Everyone got it wrong in Boston rabbi case

By David Clohessy

I feel sorry for headline writers. I really do. They've got so little space to both summarize long stories AND attract readers' attention. 

So I cut them lots of slack. But it's tough to see headline writers at three news outlets get one story SO wrong as the recent one involving Boston Rabbi Barry Starr who allegedly sexually exploited a teenager and then apparently misled and stole from his flock to conceal his crimes.

The Boston Globe's headline read

“Rabbi allegedly misused funds to keep liaison with teen quiet

The Raw Story opted for

“Boston rabbi accused of misusing $480K in temple funds to pay off gay sex accuser

The Jewish Daily Forward went with:

Boston Rabbi Barry Starr Paid Teenage Boy $500K To Cover Up Affair

At best, these headlines miss the point. At worst, they're dreadfully misleading.

Let's go one by one and examine the problems here.

--When adults have sex, it's a “liaison.” When an adult sexually exploits a 16 year old, it's a crime. Words like “affair,” “liaison” and “relationship” imply consent. And a child cannot consent to having sex with an adult (even if the predator is gentle and convinces the child that it's “love”).

–The word “gay” here is wrong. For starters, it too implies consent. (Contrast, for example, the phrase “gay sex” with the phrase “heterosexual rape.”) It also suggests that the rabbi may be gay, which may or may not be the case. (Abuse, most therapists say, is about power, not about sexual orientation.) It suggests that the victim may be gay. And finally, it's irrelevant (Why not say “rough sex” or “naked sex?” Because this has no bearing on the crime itself: a grown up sexually exploiting a youngster. )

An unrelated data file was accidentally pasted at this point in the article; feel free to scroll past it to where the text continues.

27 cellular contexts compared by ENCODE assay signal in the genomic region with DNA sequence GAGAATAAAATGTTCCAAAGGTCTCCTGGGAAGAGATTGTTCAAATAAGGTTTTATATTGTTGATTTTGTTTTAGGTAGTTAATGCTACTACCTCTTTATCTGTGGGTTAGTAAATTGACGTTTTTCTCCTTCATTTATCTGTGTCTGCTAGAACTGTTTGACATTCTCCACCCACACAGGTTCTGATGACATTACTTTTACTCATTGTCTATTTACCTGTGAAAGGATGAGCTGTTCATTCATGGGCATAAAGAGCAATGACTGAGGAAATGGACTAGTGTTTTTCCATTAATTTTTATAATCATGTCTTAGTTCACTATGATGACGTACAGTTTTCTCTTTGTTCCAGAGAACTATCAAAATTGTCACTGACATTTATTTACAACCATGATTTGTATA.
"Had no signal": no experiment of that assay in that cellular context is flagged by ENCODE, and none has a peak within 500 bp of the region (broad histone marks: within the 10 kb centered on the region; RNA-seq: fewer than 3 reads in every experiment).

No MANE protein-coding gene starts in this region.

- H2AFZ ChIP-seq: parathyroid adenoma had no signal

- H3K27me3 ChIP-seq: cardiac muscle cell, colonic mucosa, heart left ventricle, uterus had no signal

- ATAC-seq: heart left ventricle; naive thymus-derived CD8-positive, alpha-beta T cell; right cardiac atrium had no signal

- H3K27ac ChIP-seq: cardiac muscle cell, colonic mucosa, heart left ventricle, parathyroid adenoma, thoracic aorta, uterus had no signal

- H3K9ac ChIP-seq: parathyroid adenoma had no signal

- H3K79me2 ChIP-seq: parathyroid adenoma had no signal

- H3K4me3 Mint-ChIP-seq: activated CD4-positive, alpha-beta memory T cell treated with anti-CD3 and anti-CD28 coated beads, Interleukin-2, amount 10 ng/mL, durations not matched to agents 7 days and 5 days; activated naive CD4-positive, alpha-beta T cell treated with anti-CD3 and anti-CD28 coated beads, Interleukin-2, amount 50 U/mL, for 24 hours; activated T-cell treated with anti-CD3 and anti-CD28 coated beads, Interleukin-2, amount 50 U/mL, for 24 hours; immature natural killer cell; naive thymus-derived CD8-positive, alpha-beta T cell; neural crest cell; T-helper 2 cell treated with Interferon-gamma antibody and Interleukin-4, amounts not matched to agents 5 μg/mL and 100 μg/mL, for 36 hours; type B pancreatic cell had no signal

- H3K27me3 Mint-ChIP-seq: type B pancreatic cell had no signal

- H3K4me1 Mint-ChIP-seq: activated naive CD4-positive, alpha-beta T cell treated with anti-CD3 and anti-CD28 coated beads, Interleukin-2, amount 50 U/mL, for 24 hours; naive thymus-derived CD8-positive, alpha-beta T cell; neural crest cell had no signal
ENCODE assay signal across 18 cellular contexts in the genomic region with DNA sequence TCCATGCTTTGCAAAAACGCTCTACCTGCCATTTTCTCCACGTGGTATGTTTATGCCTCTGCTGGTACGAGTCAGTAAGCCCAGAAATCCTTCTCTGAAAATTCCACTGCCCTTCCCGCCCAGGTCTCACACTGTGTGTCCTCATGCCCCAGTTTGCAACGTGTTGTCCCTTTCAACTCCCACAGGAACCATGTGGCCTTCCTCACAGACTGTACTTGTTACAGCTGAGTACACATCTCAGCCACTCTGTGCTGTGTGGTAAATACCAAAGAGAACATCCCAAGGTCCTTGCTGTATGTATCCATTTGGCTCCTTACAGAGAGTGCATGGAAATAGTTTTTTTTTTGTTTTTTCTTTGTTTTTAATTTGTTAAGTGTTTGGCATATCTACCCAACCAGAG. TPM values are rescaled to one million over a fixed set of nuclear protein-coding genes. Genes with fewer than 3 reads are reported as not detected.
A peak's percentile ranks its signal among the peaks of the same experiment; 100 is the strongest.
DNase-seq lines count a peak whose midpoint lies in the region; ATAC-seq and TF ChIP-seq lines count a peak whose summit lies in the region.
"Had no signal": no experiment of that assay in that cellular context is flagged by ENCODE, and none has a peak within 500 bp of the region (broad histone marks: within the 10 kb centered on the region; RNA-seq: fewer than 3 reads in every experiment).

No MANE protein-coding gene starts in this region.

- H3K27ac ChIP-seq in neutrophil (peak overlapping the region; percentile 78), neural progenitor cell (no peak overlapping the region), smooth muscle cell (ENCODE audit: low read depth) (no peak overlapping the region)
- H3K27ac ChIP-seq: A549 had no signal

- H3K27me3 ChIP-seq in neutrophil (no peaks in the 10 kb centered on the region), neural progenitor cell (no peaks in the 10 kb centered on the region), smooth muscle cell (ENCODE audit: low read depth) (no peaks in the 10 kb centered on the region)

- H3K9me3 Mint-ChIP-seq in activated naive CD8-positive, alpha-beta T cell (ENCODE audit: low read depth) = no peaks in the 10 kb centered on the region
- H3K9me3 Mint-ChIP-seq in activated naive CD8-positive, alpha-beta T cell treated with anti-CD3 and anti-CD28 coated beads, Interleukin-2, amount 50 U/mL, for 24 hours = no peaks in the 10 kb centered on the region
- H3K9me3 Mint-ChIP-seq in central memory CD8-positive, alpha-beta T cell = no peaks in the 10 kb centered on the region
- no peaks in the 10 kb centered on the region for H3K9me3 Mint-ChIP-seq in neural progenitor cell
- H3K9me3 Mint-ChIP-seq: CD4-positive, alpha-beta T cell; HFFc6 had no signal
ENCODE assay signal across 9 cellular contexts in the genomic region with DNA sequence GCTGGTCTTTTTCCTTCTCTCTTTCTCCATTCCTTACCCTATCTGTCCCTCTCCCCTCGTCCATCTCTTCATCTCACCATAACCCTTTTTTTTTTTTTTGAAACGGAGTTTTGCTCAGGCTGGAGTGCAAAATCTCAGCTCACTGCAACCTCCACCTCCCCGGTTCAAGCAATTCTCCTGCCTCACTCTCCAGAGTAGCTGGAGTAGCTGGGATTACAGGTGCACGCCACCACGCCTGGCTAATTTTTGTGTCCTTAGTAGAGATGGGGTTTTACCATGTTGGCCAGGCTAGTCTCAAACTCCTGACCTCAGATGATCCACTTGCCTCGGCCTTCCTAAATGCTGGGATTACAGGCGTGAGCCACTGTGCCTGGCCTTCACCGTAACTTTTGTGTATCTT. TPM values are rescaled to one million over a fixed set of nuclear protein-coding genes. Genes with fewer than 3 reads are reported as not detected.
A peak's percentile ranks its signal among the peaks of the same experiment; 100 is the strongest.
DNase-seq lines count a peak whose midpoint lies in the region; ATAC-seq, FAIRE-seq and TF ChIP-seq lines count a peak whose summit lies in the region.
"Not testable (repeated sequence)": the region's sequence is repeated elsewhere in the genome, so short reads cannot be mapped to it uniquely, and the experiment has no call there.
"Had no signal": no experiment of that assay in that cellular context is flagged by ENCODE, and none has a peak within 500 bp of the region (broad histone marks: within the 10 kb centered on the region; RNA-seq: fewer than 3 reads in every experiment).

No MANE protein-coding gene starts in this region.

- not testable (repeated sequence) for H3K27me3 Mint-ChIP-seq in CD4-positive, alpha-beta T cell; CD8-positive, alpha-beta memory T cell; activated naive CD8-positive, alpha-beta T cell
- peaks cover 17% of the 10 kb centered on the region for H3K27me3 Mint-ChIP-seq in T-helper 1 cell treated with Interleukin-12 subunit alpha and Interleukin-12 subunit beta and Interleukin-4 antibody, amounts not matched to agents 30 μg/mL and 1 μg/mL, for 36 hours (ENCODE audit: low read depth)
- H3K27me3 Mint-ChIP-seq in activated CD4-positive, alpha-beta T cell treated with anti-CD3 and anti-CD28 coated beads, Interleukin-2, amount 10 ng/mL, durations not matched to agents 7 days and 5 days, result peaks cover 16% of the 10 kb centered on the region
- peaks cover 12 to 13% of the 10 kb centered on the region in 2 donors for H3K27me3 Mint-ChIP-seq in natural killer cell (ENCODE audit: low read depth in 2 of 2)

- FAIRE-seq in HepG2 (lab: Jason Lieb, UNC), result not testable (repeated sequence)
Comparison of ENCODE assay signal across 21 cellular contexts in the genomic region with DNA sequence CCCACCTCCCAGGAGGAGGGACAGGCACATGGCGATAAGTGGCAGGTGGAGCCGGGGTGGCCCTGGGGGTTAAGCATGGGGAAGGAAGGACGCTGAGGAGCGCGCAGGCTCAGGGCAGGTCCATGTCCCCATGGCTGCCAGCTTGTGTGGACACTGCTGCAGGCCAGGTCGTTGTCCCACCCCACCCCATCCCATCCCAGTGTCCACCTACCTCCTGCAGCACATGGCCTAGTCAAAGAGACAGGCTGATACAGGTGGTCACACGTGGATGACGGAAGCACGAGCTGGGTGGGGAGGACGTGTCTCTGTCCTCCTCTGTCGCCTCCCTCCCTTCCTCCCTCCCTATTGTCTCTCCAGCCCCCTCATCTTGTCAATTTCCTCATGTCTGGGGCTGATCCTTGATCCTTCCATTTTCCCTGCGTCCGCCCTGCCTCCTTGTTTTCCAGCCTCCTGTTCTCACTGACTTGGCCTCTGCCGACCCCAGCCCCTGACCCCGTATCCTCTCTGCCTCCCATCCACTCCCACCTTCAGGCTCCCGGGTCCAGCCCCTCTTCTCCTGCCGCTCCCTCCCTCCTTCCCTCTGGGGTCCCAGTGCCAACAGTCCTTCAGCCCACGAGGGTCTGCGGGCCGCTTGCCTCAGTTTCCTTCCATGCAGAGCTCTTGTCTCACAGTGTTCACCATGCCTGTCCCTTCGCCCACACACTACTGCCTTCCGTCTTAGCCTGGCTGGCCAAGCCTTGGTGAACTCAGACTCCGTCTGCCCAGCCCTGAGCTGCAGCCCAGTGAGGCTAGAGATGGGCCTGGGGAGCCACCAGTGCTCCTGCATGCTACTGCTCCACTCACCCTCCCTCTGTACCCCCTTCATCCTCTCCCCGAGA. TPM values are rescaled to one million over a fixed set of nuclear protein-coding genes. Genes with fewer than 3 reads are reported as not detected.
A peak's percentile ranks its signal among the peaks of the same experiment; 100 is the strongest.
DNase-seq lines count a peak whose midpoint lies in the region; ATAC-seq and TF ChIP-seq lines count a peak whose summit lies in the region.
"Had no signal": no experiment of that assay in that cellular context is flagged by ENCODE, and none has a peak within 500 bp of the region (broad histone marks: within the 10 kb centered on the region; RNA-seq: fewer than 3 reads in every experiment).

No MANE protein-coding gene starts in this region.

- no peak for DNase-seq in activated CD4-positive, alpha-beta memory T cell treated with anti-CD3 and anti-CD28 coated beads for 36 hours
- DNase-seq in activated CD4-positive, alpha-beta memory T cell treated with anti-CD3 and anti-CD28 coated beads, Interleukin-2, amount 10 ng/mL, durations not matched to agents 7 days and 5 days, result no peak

And how about the word “accuser?” As I read these articles, the rabbi never denies that he “had sex with” a sixteen year old. So doesn't the word “accuser” also minimize or mischaracterize what happened here.

Finally, there's the question of emphasis. If a bank robber parked improperly during his crime, the headline would not read “Alleged criminal parked illegally and robbed bank.”